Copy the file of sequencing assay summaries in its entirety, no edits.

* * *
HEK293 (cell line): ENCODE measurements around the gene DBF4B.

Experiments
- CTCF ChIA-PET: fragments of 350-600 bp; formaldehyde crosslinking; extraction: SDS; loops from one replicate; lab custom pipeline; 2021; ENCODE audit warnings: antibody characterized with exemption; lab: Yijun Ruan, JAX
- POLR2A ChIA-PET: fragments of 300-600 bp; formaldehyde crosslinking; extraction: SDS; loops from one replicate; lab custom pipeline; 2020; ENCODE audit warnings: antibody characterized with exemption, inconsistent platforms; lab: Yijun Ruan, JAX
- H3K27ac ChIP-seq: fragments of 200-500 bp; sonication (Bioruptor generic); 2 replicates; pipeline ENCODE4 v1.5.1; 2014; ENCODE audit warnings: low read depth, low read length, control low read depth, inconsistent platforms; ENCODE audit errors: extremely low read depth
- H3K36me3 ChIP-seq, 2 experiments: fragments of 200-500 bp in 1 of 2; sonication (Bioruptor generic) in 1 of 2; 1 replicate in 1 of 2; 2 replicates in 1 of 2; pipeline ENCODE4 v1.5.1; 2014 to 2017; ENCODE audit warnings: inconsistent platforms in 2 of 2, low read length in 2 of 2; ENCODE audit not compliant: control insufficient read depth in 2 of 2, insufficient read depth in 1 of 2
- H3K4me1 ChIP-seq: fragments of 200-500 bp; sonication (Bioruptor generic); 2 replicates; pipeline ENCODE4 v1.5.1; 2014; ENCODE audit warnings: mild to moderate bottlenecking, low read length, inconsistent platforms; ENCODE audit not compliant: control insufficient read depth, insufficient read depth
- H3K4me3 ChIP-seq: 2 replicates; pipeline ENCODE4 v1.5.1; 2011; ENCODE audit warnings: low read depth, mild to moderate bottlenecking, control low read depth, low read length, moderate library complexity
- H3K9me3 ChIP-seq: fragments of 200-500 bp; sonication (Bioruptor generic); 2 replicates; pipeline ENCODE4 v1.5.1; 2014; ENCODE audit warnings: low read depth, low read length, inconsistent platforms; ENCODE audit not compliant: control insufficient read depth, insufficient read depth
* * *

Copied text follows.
HEK293 (cell line): ENCODE measurements around the gene DBF4B.

Experiments
- CTCF ChIA-PET: fragments of 350-600 bp; formaldehyde crosslinking; extraction: SDS; loops from one replicate; lab custom pipeline; 2021; ENCODE audit warnings: antibody characterized with exemption; lab: Yijun Ruan, JAX
- POLR2A ChIA-PET: fragments of 300-600 bp; formaldehyde crosslinking; extraction: SDS; loops from one replicate; lab custom pipeline; 2020; ENCODE audit warnings: antibody characterized with exemption, inconsistent platforms; lab: Yijun Ruan, JAX
- H3K27ac ChIP-seq: fragments of 200-500 bp; sonication (Bioruptor generic); 2 replicates; pipeline ENCODE4 v1.5.1; 2014; ENCODE audit warnings: low read depth, low read length, control low read depth, inconsistent platforms; ENCODE audit errors: extremely low read depth
- H3K36me3 ChIP-seq, 2 experiments: fragments of 200-500 bp in 1 of 2; sonication (Bioruptor generic) in 1 of 2; 1 replicate in 1 of 2; 2 replicates in 1 of 2; pipeline ENCODE4 v1.5.1; 2014 to 2017; ENCODE audit warnings: inconsistent platforms in 2 of 2, low read length in 2 of 2; ENCODE audit not compliant: control insufficient read depth in 2 of 2, insufficient read depth in 1 of 2
- H3K4me1 ChIP-seq: fragments of 200-500 bp; sonication (Bioruptor generic); 2 replicates; pipeline ENCODE4 v1.5.1; 2014; ENCODE audit warnings: mild to moderate bottlenecking, low read length, inconsistent platforms; ENCODE audit not compliant: control insufficient read depth, insufficient read depth
- H3K4me3 ChIP-seq: 2 replicates; pipeline ENCODE4 v1.5.1; 2011; ENCODE audit warnings: low read depth, mild to moderate bottlenecking, control low read depth, low read length, moderate library complexity
- H3K9me3 ChIP-seq: fragments of 200-500 bp; sonication (Bioruptor generic); 2 replicates; pipeline ENCODE4 v1.5.1; 2014; ENCODE audit warnings: low read depth, low read length, inconsistent platforms; ENCODE audit not compliant: control insufficient read depth, insufficient read depth